Damien happily walked around camp in shorts and down booties as we made water and chilled before making out final descent back to Timberline. Lots of folks passed through as we napped in the tent. None were climbers though. There were snowshoes left behind from another team we knew who started the climber about three hours behind us. We broke camp after two hours and enjoyed a leisurely ski back down to Timberline. Skiing among inbound recreationalists felt a bit strange with our giant packs. We weren’t half as agile as them on the slopes. It was still an wonderful ski down in good corn snow. First technical volcano of the year! VIEW VIDEO


Moderate avalanche danger. Clear Saturdays skies. Moderate temperatures. Could it be that the forecast gods would actually supply a perfect summitting conditions. We held our breathe all week and when Friday arrived and things still looked near perfect we opted to go to Mt St. Helens. Damien and I had climbed this last year as a walk up since the snow was at 6500ft, but had always wanted to do it as an AT ski. This year the snow was right at the trailhead, plus it was our 1 Year Anniversary. Helens was the first peak we summited together as couple so it seemed fitting.

We arrived at the trailhead at about 7:00am. We were certainly not the only folks planning on taking advantage of the weather window. Throngs to snowshoers, skiers and booters were getting ready in the Marble Mountain Sno-Park to join the conga line up the mountain. We ran into Jeff at the trailhead among the many outdoor adventurers… all the mountain in Washington and its amazing how often we run into people we know. We also ran into Michelle further up the mountain.

The route begins on the Swift Ski Trail which is more packed down then any of the other adjoining trails. There are also signs for Worm Flows Climbing route to prevent confusion. The trail ascends through the trees until in breaks into the open at treeline and revealing the first views of Mt St Helens which was 100% mist/cloud free. Chcoclate Falls was frozen and easy to cross unlike last year when it was running. Once on the other side folks can spread out on the ridge leading to Worm Flow.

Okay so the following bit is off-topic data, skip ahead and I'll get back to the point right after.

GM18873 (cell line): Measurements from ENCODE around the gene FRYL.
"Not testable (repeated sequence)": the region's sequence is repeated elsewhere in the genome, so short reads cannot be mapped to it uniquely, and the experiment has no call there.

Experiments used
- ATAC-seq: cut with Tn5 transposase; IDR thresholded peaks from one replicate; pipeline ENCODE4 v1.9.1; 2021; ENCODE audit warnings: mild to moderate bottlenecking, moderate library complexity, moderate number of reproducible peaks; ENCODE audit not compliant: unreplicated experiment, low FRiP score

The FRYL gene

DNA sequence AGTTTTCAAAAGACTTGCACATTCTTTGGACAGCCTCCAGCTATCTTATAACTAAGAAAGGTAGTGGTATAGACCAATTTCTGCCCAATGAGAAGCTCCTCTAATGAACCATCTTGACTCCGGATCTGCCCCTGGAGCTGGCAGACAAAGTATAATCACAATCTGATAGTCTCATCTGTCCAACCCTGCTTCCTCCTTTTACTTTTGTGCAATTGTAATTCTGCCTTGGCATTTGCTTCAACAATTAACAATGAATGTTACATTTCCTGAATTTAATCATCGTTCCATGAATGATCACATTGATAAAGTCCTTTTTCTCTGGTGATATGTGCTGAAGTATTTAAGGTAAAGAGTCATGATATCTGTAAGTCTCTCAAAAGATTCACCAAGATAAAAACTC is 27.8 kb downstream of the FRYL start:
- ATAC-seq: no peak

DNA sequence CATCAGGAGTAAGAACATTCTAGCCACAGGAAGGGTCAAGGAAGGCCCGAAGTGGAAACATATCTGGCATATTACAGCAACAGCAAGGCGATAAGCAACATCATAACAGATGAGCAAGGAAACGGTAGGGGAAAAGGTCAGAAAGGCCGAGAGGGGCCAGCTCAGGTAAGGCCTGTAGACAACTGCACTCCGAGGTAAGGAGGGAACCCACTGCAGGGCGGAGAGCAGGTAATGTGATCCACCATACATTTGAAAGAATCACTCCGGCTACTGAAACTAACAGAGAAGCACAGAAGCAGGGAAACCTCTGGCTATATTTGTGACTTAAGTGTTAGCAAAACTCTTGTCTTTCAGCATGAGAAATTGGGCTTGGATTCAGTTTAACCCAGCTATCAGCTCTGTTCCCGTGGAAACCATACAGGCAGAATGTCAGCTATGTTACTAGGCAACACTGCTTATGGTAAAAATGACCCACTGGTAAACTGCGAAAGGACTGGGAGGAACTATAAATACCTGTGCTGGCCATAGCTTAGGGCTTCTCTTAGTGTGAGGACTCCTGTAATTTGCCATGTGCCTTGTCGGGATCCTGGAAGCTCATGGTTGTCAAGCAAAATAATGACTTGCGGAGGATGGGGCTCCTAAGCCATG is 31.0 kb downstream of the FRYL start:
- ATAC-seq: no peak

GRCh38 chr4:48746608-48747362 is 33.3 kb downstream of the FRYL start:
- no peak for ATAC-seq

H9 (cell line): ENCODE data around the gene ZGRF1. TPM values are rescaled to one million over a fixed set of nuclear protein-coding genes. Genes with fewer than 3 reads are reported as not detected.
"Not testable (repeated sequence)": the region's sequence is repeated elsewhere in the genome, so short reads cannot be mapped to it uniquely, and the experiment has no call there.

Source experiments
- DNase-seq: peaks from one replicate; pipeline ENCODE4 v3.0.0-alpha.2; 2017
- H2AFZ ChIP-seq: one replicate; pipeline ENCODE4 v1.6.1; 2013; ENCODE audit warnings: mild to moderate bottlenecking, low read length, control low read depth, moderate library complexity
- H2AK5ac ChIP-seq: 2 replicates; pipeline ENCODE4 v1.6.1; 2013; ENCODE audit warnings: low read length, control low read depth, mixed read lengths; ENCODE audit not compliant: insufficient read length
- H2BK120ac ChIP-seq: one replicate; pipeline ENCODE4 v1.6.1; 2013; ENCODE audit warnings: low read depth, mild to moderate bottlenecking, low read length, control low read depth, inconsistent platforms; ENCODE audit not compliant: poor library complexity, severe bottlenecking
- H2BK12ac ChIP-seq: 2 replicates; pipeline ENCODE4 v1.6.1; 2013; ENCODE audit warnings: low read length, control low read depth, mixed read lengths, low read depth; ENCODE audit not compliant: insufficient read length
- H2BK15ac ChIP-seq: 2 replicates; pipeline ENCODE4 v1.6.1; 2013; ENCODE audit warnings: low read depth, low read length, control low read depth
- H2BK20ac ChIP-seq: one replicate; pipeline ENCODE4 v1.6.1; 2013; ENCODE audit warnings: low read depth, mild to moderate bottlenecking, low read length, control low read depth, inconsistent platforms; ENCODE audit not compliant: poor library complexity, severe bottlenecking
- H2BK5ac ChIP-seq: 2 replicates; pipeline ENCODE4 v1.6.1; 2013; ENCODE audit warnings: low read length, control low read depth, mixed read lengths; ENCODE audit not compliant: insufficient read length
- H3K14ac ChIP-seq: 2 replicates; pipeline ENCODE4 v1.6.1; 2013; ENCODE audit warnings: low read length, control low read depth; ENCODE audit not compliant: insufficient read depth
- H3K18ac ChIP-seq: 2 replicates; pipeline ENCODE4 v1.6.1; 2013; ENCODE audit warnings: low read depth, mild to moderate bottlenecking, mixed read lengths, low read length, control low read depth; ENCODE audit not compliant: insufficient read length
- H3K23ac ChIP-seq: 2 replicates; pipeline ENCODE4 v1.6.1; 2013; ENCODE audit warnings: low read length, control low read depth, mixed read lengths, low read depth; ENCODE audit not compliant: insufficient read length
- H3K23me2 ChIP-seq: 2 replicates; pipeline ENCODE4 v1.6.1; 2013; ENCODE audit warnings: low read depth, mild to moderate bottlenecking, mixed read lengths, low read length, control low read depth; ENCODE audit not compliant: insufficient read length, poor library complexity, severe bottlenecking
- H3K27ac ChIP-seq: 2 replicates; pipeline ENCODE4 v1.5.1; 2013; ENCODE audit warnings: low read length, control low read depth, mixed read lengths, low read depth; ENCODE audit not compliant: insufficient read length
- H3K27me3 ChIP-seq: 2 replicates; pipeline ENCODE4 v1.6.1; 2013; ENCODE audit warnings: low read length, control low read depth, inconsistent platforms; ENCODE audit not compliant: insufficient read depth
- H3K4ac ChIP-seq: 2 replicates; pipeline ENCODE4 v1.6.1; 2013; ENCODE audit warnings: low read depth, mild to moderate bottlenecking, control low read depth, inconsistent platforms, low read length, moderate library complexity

We stopped at 4200 ft and dropped down into a wide trench to set up camp. We had originally planned to camp on the summit since I couldn’t find information saying that camping was restricted there…until just before leaving the house that morning. Camping is prohibited above 4800ft. It all worked out well though as it were. We were able to climb faster and skiing down was much more fun without excess weight.

After setting up the tent and dropping some overnight gear we continued our journey up. There is an obvious rock ridge leading up the flow. We had taken this talusy route last year when it was snow free. Snowshowers were following it now, but most skiers don’t bother weaving around on the bouldery ridge. We followed the skin track up the steep slopes just left of the ridge along switchbacks. Here we noticed a group where one split boarder was boot-packing up the slope and post-holing right in the track ahead of us. Damien advised them that this was bad wilderness ethics, but the senior skier insisted this was necessary since the spitboarder was a beginner and needed confidence. Ugh. Why is a beginner on Helens? Some other folks joined in showing their displeasure though which ended the post-holing in the track. I don’t like folks with bad manners in the backcountry.